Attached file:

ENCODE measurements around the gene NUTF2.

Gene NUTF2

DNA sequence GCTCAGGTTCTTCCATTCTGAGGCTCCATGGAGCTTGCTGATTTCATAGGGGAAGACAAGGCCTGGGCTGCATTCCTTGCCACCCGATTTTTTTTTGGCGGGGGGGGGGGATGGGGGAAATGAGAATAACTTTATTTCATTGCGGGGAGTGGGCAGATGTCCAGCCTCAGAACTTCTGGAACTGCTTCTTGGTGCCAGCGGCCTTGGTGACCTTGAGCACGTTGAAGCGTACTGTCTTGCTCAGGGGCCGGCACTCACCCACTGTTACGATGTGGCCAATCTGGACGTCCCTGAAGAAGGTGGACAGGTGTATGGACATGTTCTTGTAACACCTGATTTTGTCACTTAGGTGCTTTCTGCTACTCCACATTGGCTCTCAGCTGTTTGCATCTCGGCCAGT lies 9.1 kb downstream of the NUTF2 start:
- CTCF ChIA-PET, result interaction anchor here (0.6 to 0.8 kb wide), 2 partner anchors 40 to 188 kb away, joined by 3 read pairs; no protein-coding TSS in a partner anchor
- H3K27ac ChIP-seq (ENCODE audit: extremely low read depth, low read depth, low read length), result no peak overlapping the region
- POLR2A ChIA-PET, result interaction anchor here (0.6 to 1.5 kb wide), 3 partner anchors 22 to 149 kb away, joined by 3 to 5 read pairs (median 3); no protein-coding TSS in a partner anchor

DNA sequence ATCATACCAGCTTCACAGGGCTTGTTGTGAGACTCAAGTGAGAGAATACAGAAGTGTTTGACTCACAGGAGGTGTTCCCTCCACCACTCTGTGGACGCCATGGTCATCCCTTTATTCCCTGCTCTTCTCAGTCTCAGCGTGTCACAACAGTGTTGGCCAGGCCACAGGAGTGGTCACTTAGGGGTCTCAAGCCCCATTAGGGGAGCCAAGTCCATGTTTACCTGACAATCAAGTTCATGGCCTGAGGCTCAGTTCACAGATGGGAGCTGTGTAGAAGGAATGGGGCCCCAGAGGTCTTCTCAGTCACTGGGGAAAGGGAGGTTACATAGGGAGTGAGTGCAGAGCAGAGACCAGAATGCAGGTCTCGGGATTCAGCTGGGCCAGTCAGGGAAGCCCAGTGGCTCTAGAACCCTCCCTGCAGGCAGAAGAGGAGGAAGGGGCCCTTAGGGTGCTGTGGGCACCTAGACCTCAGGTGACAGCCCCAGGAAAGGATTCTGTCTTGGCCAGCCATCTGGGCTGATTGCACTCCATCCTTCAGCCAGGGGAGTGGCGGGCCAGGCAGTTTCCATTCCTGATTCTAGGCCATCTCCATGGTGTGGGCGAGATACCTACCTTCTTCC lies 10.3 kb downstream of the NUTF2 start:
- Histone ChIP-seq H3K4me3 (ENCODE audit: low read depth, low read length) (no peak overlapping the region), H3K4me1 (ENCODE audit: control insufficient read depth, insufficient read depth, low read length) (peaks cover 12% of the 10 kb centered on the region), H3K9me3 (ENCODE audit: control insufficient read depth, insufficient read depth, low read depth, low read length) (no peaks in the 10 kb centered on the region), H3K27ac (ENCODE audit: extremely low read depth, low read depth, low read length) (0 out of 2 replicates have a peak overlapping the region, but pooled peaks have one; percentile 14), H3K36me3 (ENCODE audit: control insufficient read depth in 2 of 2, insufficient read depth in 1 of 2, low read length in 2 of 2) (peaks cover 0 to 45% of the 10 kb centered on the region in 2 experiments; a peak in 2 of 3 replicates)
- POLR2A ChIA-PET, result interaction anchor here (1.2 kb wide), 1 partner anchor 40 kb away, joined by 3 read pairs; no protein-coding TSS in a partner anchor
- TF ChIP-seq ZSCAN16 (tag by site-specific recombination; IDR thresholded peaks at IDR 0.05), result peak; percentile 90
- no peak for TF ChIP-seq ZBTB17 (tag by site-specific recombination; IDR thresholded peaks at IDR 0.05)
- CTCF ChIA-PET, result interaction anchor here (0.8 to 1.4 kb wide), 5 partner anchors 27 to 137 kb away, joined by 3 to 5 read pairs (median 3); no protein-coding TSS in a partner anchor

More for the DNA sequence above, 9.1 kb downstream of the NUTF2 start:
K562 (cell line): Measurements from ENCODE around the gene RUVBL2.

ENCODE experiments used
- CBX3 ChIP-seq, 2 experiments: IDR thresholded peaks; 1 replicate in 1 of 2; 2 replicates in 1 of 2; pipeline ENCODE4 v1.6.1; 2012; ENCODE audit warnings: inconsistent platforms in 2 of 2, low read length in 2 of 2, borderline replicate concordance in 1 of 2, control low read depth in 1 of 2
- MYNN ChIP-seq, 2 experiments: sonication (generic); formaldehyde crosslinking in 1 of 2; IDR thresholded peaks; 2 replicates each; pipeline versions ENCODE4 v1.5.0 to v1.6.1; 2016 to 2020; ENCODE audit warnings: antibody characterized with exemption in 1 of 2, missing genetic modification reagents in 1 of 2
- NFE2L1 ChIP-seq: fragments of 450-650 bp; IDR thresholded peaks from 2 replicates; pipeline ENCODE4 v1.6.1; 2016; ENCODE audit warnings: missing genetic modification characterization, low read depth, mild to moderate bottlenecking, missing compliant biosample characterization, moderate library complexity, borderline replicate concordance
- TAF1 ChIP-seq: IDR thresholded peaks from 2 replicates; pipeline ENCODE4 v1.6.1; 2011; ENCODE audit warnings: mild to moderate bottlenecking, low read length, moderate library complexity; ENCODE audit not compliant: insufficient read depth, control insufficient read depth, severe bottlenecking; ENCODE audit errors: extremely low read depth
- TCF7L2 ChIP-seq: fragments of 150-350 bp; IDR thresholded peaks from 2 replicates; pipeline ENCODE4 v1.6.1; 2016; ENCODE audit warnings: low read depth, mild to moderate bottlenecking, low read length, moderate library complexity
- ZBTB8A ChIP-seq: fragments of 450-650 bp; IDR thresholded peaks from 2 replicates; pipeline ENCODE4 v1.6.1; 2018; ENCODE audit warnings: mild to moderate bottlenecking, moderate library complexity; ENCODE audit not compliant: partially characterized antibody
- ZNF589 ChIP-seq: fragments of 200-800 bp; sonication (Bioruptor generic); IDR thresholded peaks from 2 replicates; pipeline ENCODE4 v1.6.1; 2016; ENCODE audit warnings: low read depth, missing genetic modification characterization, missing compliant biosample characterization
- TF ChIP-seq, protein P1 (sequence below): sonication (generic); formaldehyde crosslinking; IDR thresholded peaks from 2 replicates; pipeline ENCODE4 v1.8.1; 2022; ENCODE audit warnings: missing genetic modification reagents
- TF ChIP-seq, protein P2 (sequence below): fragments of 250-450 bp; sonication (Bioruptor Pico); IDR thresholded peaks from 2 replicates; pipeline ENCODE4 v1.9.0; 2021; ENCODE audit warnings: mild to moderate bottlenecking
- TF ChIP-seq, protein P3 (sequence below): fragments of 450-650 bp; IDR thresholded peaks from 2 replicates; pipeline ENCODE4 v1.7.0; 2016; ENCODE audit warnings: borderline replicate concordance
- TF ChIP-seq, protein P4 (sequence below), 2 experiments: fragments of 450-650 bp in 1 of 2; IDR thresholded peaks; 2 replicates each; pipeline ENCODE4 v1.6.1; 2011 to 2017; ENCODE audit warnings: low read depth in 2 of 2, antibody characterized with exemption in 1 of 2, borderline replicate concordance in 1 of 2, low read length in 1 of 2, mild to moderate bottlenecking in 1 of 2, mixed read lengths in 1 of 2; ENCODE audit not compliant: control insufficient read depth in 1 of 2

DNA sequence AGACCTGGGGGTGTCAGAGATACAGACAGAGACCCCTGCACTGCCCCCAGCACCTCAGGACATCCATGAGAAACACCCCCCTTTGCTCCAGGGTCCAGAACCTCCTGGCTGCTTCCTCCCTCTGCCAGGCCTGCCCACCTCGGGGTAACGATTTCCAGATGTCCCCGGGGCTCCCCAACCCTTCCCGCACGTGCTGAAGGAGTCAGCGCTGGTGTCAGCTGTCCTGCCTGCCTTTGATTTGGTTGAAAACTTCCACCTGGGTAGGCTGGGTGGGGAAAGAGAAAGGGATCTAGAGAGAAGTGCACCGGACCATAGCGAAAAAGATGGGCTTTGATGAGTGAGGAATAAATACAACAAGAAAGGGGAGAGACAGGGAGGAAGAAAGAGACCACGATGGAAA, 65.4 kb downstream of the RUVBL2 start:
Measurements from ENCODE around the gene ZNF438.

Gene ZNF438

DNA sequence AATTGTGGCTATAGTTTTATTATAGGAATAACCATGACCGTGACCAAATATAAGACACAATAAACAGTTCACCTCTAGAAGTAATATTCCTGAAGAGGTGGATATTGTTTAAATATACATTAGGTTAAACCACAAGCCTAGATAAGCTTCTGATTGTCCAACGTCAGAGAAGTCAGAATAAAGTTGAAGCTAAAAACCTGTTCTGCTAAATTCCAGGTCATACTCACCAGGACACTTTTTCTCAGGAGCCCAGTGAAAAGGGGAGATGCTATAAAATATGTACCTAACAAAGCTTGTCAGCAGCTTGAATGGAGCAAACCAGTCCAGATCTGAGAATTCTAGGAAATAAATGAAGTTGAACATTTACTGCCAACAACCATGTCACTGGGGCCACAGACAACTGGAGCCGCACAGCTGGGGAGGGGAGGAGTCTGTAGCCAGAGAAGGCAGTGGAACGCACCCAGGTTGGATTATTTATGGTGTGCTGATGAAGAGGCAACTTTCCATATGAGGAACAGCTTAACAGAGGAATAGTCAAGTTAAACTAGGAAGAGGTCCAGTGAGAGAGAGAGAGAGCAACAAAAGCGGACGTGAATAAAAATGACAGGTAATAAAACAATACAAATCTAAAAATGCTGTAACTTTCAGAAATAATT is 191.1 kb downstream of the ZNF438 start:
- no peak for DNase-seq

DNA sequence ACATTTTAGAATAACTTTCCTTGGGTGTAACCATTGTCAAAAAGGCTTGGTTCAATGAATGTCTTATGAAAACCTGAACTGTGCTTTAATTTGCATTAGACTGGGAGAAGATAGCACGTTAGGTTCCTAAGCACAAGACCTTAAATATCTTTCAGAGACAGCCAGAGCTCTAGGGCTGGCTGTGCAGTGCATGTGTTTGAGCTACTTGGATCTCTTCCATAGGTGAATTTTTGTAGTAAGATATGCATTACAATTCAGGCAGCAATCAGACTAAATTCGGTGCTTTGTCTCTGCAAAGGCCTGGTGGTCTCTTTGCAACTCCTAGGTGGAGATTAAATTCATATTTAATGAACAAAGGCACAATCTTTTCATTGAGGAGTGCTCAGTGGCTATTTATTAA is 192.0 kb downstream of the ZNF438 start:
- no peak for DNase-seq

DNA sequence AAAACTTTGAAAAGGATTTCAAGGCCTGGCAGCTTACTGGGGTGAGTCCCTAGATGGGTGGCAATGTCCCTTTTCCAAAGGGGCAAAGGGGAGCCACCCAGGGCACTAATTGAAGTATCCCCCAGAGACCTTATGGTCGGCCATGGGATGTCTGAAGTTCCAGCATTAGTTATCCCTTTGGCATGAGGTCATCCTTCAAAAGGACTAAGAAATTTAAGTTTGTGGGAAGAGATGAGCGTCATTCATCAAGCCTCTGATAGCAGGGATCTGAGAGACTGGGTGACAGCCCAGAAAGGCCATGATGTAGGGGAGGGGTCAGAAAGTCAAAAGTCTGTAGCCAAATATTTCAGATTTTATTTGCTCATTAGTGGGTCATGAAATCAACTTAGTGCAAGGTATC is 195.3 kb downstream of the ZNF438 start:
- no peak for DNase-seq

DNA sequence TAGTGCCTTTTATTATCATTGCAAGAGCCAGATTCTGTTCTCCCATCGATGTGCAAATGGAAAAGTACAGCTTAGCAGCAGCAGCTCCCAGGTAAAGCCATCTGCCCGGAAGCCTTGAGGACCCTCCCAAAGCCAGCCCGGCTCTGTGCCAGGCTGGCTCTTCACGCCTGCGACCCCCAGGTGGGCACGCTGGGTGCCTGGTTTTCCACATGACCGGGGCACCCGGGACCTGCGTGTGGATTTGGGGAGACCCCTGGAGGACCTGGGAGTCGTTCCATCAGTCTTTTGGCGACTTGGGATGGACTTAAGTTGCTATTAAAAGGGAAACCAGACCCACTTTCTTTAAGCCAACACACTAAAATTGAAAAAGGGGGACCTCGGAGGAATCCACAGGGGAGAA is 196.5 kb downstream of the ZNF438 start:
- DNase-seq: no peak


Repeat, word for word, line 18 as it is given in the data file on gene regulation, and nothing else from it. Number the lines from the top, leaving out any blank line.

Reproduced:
- NFE2L1 ChIP-seq: fragments of 450-650 bp; IDR thresholded peaks from 2 replicates; pipeline ENCODE4 v1.6.1; 2016; ENCODE audit warnings: missing genetic modification characterization, low read depth, mild to moderate bottlenecking, missing compliant biosample characterization, moderate library complexity, borderline replicate concordance